To quite without writing anything type:
    :!q<enter>

    This will write the file and quit.

    Then type:
    cp asound.conf.usb asound.conf
    sync
    sync

    (the syncs make sure memory buffers get written to disk)

    Type:
    exit

    This gets you out of SSH.

    At this point reboot the Touch and the music should now play through the USB DAC. Since you explicitly told the music to go to the USB DAC you won't have any sound when the USB DAC is not connected to the Touch. To get back to normal you have to SSH back into the Touch and type:

    cd /etc
    cp asound.conf.orig asound.conf
    sync
    sync
    exit

    And reboot. You should now be back to normal.

    If things get so badly messed up you don't know what to do you can always do a factory reset which will undo all this.

    Thats about it. Have FUN!

    PS, there IS a way to get music out of all the other outputs and a USB DAC at the same time, but its a WAY more complicated setup, I decided NOT to post that.

    John S.

  2. #2
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    Many thanks to John for the new version!

    I followed step by step your instructions. It worked like a charm.
    My DAC: MF V-DAC

    Alex
    Greece

  3. #3
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    possible 192/24 "shortcut"?

    John, I also own the V-DAC which, by-the-way is 192/24 capable... Right now I run it through the coax. Do you think connecting it through USB as described would circumvent some of the problems still staying in the way of playing 192/24 through the Touch? (that you mentioned in another thread http://forums.slimdevices.com/showpo...93&postcount=9)

    If so, what would be the steps to be taken?

    Thanks for so many interesting thoughts in this forum.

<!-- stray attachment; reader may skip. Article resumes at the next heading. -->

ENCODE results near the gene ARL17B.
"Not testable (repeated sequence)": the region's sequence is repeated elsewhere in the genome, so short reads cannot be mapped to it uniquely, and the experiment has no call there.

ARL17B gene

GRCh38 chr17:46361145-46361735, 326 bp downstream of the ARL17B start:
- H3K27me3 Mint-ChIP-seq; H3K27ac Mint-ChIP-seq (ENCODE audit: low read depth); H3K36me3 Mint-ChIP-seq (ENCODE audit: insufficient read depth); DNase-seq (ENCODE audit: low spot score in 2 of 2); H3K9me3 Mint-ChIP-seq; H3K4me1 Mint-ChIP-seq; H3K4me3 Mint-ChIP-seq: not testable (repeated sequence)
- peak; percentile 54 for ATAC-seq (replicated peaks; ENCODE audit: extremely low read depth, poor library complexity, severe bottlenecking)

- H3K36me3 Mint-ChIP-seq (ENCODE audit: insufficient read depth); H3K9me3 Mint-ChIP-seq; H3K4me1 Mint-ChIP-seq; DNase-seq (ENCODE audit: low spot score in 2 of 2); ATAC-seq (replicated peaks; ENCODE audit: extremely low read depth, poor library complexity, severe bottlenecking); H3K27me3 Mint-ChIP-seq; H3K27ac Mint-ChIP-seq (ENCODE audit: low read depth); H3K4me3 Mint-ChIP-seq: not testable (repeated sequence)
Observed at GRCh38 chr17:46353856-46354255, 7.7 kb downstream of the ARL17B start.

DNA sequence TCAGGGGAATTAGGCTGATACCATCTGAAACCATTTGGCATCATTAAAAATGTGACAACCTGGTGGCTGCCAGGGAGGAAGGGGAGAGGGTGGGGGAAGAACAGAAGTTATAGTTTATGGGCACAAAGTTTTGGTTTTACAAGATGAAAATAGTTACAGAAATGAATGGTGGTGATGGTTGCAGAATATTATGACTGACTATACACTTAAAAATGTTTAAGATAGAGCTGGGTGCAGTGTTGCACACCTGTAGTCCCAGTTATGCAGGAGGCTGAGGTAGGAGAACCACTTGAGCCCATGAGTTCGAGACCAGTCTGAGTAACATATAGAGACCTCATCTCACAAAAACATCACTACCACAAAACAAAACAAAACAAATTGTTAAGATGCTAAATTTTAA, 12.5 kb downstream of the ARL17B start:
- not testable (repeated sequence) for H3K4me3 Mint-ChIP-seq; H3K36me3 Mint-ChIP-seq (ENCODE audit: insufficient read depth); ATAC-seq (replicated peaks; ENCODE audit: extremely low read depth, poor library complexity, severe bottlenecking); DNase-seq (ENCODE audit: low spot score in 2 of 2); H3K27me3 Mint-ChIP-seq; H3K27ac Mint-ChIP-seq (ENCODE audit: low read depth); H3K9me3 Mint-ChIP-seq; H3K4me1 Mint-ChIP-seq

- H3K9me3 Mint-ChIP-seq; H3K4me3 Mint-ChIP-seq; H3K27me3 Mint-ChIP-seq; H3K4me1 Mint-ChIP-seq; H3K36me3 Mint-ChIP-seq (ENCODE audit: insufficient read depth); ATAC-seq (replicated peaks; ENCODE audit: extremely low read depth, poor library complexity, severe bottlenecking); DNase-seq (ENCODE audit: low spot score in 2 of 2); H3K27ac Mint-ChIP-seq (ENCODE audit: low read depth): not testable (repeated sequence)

Ovidiu

  4. #4
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    Quote Originally Posted by Ovidiu View Post
    John, I also own the V-DAC which, by-the-way is 192/24 capable... Right now I run it through the coax. Do you think connecting it through USB as described would circumvent some of the problems still staying in the way of playing 192/24 through the Touch? (that you mentioned in another thread http://forums.slimdevices.com/showpo...93&postcount=9)

    If so, what would be the steps to be taken?

    Thanks for so many interesting thoughts in this forum.
    Ovidiu
    Hm, thats going to be tough. It depends on HOW the DAC implements 192. IF it uses a custom driver its not going to work. IF it uses USB audio class 2 its not going to work (the version of ALSA in the Touch just has audio class 1 not 2). The only way it could work is if the DAC uses high speed bus mode and uses audio class 1 protocol. This will actually work, but is not officially anything.

    Audio class 1 does not specifiy high speed mode and does not officially support 192 but the way the ALSA driver were written its perfectly happy using high speed mode. The class 1 protocol does not explicitly support 192, but it doesn't preclude it either. If the hardware sets the values right for 192 it will actually work. Unfortunately I don't know of any hardware that actually works this way, SO, the probability of this working is pretty low.

    If Logitech would switch to the latest ALSA that DOES have support for audio class 2 so a DAC designed to work with that would work. But I don't see Logitech doing that any time soon.

    John S.

  5. #5
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    a bit contentious (probably ), but a genuine question.
    Any improvements over SPDIF usng USB into a suitable Dac?

    Not so much for my Caiman dac, the usb max's at 16/44, but maybe for others?

  6. #6
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    Quote Originally Posted by Gazjam View Post
    a bit contentious (probably ), but a genuine question.
    Any improvements over SPDIF usng USB into a suitable Dac?

    Not so much for my Caiman dac, the usb max's at 16/44, but maybe for others?
    There is no way to make a generic statement on that, its going to be all over the place.

    Many DACs that have both S/PDIF and USB inputs use a USB to S/PDIF converter and feed it into the S/PDIF input under the hood. In this case the USB input is probably going to be worse. (but not necessarily always so, again it depends on many other factors)

    There are several USB input implementations that are REALY good, and these could easily outperform a run of the mill S/PDIF implementation. A designer that uses one of these good USB circuits is probably also going to use a good S/PDIF implementation as well, so there may not be very much difference between the two on THAT box. But between different boxes it could go either way.

    John S.